FIG. 4 is a functional block diagram illustrating line encoding in a transmitter and line decoding in a receiver with error-detection bit insertion and extraction, according to one embodiment of the invention. As shown in diagram 400, transmitter physical interface (“TX”) 410 includes a PHY line encoder 412, an error detection code generator 416, an error bit inserter 418 and an optional buffer 421 for maintaining application data bits during generation of error detection codes, for example. In this example, error detection code generator 416 generates an error detection code based on application data bits in buffer 421, such as a 16-bit CRC checksum. Next, an error bit inserter 418 selects at least one error-detection bit (“EDB”) 414 from the 16-bit CRC checksum and then inserts it with an out-going set of N application data bits from buffer 421 to form 9 bits. Then, PHY line encoder 412 encodes the 9 bits into 10 encoded bits (or symbols). In some embodiments, PHY line encoder 412 encodes error-detection bit 414 in a manner that embeds an asynchronous clock in the 10 encoded bits as well as maintaining a zero DC offset and/or optimal spectral characteristics for those same encoded bits. In a specific embodiment, PHY line encoder 412 operates in accordance with coding techniques set forth in U.S. Pat. No. 6,747,580 whereby PHY line encoder 412 encodes the N bits of application data into N+1 encoded bits. For example, consider N is the number 9. As such, PHY line encoder 412 can encode 8 application data bits and 1 error bit (i.e., 9 bits) into 10 encoded bits without affecting the data rate associated with 8B/10B coding schemes. Note that in FIG. 4, N can represent any non-negative integer.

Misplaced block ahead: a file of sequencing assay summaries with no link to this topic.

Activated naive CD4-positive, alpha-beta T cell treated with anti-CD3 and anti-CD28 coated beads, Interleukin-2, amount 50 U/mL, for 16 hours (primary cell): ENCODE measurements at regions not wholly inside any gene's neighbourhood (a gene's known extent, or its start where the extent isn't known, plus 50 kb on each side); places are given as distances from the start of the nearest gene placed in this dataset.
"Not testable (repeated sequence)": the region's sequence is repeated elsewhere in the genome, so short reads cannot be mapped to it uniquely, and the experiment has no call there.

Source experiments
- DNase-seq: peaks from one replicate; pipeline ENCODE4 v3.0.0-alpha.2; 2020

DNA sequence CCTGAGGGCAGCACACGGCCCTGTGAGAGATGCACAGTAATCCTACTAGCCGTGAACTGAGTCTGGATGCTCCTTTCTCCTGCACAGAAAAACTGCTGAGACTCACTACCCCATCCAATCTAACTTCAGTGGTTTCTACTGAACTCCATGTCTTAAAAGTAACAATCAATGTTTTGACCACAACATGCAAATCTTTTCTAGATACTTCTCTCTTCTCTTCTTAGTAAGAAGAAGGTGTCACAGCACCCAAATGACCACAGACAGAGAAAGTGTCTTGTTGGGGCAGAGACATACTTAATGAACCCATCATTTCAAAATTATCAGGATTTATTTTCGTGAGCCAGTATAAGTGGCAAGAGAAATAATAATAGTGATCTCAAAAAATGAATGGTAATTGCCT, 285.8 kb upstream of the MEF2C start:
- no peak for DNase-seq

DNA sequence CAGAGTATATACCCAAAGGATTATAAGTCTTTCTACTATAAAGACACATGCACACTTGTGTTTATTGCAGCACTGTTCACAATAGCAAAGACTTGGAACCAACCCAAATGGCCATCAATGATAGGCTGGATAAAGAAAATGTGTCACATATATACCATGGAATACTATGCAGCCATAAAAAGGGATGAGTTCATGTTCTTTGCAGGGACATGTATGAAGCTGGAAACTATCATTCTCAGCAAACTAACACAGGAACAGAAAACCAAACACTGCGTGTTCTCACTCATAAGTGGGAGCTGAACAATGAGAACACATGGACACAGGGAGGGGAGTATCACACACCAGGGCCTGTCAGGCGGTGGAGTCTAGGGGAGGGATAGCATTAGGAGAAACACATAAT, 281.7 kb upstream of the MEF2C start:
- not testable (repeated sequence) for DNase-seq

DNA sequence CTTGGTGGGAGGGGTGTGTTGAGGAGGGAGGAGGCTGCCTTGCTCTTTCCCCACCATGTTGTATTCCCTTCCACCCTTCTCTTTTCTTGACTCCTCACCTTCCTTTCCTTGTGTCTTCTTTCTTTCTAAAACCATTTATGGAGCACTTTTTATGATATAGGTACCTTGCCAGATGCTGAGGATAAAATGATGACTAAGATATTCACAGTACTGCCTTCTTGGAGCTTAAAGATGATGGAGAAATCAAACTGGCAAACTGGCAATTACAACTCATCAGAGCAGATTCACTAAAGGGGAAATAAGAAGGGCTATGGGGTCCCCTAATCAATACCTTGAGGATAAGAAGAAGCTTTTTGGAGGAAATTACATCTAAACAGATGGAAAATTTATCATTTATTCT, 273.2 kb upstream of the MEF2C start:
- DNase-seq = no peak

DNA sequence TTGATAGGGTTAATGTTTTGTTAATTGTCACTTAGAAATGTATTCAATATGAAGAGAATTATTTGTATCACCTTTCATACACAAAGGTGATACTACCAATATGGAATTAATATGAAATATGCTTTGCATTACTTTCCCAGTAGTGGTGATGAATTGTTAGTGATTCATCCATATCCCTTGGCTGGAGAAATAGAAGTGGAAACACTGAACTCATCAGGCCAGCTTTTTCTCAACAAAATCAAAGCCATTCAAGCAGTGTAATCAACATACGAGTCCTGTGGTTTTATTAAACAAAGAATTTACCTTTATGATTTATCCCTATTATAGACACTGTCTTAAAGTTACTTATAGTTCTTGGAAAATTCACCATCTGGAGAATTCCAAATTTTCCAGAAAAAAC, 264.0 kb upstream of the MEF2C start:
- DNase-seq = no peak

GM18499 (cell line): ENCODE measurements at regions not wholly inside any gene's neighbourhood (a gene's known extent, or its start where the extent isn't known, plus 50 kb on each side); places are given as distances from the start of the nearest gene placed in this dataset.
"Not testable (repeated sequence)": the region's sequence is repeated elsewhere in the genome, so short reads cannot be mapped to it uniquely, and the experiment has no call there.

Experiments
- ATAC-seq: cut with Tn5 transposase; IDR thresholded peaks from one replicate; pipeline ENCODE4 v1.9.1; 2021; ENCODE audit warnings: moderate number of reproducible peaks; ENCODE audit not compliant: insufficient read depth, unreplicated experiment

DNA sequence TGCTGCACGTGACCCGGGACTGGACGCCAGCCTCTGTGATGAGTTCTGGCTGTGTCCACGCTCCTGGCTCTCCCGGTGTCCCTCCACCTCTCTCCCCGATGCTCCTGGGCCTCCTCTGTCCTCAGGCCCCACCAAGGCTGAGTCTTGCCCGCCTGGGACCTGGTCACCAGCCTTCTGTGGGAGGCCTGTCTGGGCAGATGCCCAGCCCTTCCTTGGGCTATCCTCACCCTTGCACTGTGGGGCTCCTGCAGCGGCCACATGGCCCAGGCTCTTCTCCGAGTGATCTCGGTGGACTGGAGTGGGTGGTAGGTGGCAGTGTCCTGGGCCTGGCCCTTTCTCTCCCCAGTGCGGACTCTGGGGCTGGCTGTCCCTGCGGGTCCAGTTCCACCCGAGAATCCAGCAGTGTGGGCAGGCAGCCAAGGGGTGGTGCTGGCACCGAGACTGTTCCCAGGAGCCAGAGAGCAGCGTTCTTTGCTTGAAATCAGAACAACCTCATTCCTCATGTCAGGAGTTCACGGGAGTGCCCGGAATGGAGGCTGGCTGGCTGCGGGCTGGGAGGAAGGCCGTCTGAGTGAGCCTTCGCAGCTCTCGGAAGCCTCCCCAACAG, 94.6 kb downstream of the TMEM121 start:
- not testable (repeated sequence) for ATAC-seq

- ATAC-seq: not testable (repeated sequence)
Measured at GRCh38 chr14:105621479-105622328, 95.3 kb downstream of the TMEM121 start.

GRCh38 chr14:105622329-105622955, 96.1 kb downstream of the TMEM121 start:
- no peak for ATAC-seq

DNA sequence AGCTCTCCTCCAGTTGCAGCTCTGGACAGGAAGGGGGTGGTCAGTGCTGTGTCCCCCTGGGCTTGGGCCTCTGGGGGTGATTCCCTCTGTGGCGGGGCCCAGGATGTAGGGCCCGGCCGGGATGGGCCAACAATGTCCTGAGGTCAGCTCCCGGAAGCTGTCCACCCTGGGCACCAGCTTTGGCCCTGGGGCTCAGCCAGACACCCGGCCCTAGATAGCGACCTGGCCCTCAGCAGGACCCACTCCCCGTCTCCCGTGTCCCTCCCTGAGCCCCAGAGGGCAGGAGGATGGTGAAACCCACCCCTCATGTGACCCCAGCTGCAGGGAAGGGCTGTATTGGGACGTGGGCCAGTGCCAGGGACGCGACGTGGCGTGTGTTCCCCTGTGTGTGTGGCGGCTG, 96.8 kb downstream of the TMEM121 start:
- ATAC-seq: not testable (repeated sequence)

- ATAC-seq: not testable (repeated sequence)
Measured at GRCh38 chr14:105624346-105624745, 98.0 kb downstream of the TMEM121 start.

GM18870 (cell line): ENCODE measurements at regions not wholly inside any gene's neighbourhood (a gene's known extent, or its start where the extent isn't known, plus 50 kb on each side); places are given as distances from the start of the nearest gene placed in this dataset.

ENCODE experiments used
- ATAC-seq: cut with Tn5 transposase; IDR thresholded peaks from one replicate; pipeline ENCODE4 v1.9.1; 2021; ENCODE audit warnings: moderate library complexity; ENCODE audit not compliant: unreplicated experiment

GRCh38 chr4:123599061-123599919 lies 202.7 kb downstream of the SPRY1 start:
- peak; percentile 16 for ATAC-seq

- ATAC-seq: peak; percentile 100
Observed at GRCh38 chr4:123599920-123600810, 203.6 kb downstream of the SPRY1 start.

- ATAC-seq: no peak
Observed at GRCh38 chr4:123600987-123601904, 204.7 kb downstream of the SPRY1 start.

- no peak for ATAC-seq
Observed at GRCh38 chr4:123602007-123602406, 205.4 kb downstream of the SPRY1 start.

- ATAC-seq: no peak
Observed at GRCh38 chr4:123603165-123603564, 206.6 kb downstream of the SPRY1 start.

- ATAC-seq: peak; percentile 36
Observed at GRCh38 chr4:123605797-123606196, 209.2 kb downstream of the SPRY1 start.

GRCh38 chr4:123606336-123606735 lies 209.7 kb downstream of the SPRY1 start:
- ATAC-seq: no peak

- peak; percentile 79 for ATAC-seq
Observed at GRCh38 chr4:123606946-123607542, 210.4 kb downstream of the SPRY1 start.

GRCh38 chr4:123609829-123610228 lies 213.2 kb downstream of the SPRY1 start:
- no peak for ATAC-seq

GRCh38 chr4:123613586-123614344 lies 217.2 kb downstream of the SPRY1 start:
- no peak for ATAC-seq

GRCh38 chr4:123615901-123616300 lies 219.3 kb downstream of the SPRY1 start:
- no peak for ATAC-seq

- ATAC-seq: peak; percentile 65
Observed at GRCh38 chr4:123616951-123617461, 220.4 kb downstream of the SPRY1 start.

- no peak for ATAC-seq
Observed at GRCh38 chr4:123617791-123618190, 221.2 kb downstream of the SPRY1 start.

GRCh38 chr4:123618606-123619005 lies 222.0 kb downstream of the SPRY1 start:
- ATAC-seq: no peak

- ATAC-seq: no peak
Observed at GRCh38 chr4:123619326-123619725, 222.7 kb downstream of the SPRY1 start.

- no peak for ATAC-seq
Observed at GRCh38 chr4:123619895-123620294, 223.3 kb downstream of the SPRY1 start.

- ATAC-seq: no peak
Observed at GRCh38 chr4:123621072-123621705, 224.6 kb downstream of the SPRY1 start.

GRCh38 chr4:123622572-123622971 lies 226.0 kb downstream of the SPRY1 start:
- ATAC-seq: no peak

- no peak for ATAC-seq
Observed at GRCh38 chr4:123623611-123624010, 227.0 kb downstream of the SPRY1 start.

Transmitter physical interface 410 then sends the encoded bits via physical medium 420 to error bit extractor 422 of a receiving physical interface (“RX”) 440. Receiving physical interface (“RX”) 440 includes a PHY line decoder 428, an error bit extractor 422, error detection code reconstructor 426, an error detector 430, a comparator 434, and a buffer 431, which can maintain the decoded application data bits pending confirmation that no errors are detected. PHY line decoder 428 decodes the 10 encoded data bits into 9 decoded bits, which includes 8 decoded application data bits and 1 decoded error detection bit (“EDB”) 424. In various embodiments, PHY line decoder 428 includes clock data recovery circuits (not shown) to recover the embedded clock transmitted over physical medium 420 with the encoded application data bits. Error bit extractor 422 extracts error-detection bit 424 from the 9 decoded bits and provide it to error detection code reconstructor 426, which accumulates the error detection bit with other physical interface error detection bits. Next, error detection code reconstructor 426 reconstructs the error detection code, which was originally generated by error detection code generator 416. Next, error detector 430 generates a CRC checksum 432 based on a group of N decoded application data bits in buffer 431. Then, comparator 434 can operate to compare whether CRC checksum 432 matches error detection code 426. If it does, then there is no error; if it does not, then there is an error.